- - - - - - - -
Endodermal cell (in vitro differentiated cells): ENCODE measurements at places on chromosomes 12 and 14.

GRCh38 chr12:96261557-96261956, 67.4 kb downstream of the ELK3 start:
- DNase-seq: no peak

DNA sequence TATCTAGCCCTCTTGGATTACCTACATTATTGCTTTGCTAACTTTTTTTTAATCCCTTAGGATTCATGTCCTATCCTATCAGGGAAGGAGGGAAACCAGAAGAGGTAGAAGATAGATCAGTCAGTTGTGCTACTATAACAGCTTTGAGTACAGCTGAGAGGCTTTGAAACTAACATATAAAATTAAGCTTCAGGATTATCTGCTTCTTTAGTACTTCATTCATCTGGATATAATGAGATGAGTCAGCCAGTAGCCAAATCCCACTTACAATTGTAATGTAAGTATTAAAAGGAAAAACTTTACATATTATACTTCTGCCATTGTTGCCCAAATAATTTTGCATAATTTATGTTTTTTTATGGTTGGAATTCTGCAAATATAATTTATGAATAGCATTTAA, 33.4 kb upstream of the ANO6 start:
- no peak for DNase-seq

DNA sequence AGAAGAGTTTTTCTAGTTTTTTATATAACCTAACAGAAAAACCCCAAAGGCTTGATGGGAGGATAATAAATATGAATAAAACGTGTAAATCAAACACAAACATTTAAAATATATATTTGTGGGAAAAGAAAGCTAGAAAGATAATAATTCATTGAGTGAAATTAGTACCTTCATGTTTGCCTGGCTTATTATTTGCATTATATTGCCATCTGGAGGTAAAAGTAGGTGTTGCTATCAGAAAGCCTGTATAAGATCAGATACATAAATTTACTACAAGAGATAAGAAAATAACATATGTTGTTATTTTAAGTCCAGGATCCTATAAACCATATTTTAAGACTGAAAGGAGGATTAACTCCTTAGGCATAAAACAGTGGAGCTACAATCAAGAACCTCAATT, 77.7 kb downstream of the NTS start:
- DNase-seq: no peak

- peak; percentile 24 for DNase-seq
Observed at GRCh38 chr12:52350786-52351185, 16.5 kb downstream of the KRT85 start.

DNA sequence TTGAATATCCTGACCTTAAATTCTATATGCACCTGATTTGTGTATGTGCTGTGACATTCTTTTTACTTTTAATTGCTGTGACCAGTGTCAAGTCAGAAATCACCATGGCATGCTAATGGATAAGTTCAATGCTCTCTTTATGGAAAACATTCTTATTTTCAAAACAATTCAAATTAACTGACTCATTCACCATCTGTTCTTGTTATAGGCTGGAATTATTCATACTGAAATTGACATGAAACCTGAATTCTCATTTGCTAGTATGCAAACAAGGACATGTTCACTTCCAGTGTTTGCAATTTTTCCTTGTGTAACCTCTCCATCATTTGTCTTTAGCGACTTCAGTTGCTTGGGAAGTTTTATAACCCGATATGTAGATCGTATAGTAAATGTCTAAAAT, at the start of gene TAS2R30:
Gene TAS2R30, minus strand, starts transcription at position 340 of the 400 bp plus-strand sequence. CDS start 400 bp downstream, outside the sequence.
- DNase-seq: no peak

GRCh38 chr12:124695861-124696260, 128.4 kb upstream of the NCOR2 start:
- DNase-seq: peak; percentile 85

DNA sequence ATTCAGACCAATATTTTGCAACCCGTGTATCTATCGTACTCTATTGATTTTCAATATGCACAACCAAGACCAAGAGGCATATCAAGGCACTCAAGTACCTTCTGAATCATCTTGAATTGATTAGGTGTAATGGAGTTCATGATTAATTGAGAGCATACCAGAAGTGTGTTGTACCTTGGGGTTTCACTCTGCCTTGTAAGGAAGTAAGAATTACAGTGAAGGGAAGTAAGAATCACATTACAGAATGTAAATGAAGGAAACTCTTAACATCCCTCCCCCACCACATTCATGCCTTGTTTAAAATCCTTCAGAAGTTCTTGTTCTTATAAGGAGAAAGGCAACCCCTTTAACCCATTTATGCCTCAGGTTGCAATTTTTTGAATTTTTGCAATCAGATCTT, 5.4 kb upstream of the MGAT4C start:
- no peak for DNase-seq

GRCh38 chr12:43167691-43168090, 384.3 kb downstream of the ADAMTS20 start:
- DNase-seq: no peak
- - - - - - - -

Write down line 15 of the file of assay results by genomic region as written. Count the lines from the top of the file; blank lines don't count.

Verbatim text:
DNA sequence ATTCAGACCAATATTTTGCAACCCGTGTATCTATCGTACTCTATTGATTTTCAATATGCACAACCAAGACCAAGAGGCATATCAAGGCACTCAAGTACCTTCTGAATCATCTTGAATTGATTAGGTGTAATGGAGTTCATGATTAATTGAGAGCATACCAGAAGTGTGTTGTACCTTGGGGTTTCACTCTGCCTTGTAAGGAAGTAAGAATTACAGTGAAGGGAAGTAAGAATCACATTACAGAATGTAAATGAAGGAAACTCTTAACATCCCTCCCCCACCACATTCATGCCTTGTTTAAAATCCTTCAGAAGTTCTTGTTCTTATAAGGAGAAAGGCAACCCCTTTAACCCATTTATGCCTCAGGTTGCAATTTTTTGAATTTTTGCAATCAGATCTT, 5.4 kb upstream of the MGAT4C start: